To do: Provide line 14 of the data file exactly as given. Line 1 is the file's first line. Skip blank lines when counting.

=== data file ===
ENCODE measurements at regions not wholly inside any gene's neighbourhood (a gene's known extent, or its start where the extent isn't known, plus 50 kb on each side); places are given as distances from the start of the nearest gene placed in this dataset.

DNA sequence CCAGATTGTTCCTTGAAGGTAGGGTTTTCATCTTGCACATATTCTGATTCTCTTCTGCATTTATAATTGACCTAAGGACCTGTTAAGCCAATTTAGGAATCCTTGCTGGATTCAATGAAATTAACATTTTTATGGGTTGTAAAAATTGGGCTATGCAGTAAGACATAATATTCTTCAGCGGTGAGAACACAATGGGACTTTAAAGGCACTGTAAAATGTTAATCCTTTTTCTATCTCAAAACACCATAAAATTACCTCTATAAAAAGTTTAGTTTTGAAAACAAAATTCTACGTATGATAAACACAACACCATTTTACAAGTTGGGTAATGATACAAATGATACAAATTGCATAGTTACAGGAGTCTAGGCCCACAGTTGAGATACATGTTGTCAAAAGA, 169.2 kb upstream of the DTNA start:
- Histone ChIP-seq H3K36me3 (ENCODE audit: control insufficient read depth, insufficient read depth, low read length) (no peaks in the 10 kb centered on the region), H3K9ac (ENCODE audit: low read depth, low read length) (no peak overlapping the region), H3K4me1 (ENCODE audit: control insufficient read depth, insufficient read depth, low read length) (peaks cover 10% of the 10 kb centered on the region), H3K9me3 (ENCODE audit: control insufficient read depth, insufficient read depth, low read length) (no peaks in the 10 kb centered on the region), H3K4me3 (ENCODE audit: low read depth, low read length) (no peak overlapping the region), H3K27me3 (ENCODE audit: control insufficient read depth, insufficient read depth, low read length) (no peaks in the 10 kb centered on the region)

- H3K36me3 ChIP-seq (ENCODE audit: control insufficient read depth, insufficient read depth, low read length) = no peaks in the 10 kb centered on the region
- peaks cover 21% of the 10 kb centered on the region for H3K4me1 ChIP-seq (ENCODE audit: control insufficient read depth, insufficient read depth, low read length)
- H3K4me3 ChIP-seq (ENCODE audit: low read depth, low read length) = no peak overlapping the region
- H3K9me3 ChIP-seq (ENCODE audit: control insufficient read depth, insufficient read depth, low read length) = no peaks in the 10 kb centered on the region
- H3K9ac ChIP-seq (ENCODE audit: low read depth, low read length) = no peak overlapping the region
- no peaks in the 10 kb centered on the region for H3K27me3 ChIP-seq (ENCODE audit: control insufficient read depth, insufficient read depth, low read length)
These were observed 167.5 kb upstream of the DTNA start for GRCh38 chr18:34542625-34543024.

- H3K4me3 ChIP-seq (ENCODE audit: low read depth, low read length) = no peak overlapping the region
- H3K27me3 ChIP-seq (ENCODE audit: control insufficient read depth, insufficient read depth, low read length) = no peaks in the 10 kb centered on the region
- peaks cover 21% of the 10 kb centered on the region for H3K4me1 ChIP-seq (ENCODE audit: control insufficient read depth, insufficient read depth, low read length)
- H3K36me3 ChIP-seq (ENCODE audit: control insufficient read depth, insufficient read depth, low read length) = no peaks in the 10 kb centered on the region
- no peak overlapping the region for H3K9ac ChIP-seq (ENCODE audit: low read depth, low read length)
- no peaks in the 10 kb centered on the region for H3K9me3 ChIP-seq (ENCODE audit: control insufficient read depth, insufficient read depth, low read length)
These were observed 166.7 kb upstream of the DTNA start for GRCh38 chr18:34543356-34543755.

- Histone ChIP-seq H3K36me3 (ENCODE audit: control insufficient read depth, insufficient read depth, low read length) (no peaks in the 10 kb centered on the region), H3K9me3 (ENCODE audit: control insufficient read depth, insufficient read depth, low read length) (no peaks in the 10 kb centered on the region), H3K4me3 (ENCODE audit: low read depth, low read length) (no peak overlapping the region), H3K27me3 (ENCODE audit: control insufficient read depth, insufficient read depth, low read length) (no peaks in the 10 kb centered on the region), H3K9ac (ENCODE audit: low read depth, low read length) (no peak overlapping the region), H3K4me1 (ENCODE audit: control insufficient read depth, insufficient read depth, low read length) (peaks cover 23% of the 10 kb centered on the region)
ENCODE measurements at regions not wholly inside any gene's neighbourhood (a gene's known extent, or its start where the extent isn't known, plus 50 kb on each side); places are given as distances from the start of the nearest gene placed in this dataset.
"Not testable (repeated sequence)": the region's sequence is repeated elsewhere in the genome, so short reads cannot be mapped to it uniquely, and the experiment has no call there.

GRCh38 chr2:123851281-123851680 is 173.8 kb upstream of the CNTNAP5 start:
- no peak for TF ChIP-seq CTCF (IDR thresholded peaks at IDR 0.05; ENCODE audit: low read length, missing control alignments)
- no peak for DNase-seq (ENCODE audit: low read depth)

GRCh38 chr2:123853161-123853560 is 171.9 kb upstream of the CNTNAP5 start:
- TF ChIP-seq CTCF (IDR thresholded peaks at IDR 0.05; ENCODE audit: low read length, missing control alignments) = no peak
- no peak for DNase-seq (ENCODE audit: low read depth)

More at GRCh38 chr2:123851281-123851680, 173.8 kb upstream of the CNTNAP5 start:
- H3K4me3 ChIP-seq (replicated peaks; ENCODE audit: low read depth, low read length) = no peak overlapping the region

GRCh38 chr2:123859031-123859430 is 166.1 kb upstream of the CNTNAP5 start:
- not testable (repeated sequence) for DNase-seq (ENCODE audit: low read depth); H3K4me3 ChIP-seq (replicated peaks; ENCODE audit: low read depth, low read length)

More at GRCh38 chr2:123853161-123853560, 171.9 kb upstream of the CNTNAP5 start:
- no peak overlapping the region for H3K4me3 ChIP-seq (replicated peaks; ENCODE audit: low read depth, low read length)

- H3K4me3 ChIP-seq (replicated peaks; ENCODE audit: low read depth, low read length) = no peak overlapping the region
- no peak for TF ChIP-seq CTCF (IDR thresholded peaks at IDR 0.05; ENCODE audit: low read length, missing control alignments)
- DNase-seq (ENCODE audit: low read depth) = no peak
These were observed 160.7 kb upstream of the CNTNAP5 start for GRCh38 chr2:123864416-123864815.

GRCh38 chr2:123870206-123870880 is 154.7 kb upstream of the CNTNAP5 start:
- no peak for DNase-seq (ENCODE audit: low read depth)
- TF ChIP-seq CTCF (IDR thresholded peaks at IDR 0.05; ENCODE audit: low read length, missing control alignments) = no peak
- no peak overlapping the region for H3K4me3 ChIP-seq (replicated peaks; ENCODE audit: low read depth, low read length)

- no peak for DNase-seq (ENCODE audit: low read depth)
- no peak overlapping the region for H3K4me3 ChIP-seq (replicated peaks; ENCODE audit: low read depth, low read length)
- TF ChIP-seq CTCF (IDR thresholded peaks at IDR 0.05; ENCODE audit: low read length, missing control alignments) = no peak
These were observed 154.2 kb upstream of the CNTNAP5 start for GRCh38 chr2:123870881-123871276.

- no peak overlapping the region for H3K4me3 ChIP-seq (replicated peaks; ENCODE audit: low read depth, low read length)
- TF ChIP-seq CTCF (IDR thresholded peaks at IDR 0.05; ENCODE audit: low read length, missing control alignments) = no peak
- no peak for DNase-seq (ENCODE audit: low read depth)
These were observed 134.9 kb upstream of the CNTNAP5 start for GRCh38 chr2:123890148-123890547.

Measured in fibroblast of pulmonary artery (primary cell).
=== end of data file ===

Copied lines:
- H3K36me3 ChIP-seq (ENCODE audit: control insufficient read depth, insufficient read depth, low read length) = no peaks in the 10 kb centered on the region